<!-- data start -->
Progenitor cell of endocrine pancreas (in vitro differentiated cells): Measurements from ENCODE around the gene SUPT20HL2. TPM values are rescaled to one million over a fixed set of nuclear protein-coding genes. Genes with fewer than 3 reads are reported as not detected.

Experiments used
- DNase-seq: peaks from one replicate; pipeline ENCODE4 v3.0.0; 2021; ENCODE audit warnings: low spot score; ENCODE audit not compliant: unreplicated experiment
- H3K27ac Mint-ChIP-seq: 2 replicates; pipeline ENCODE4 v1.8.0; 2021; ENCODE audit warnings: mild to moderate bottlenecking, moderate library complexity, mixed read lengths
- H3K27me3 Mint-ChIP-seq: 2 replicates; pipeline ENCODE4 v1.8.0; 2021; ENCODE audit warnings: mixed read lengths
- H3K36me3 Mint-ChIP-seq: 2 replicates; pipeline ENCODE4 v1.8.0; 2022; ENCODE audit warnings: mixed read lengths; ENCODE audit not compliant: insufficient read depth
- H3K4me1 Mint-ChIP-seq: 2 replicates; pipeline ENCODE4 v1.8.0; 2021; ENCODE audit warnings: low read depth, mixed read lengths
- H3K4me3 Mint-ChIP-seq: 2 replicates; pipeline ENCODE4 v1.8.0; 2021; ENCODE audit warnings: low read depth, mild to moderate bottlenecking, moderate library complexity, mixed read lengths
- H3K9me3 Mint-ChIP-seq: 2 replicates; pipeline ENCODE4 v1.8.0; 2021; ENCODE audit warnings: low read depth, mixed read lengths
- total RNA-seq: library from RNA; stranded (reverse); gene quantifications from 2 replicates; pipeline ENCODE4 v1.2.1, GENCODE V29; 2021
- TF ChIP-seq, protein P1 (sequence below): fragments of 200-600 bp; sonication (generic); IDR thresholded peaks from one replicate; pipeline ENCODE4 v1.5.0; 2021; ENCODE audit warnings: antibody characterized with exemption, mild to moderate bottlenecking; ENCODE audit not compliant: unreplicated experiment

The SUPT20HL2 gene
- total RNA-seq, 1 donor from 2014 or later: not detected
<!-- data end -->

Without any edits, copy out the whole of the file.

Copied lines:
Progenitor cell of endocrine pancreas (in vitro differentiated cells): Measurements from ENCODE around the gene SUPT20HL2. TPM values are rescaled to one million over a fixed set of nuclear protein-coding genes. Genes with fewer than 3 reads are reported as not detected.

Experiments used
- DNase-seq: peaks from one replicate; pipeline ENCODE4 v3.0.0; 2021; ENCODE audit warnings: low spot score; ENCODE audit not compliant: unreplicated experiment
- H3K27ac Mint-ChIP-seq: 2 replicates; pipeline ENCODE4 v1.8.0; 2021; ENCODE audit warnings: mild to moderate bottlenecking, moderate library complexity, mixed read lengths
- H3K27me3 Mint-ChIP-seq: 2 replicates; pipeline ENCODE4 v1.8.0; 2021; ENCODE audit warnings: mixed read lengths
- H3K36me3 Mint-ChIP-seq: 2 replicates; pipeline ENCODE4 v1.8.0; 2022; ENCODE audit warnings: mixed read lengths; ENCODE audit not compliant: insufficient read depth
- H3K4me1 Mint-ChIP-seq: 2 replicates; pipeline ENCODE4 v1.8.0; 2021; ENCODE audit warnings: low read depth, mixed read lengths
- H3K4me3 Mint-ChIP-seq: 2 replicates; pipeline ENCODE4 v1.8.0; 2021; ENCODE audit warnings: low read depth, mild to moderate bottlenecking, moderate library complexity, mixed read lengths
- H3K9me3 Mint-ChIP-seq: 2 replicates; pipeline ENCODE4 v1.8.0; 2021; ENCODE audit warnings: low read depth, mixed read lengths
- total RNA-seq: library from RNA; stranded (reverse); gene quantifications from 2 replicates; pipeline ENCODE4 v1.2.1, GENCODE V29; 2021
- TF ChIP-seq, protein P1 (sequence below): fragments of 200-600 bp; sonication (generic); IDR thresholded peaks from one replicate; pipeline ENCODE4 v1.5.0; 2021; ENCODE audit warnings: antibody characterized with exemption, mild to moderate bottlenecking; ENCODE audit not compliant: unreplicated experiment

The SUPT20HL2 gene
- total RNA-seq, 1 donor from 2014 or later: not detected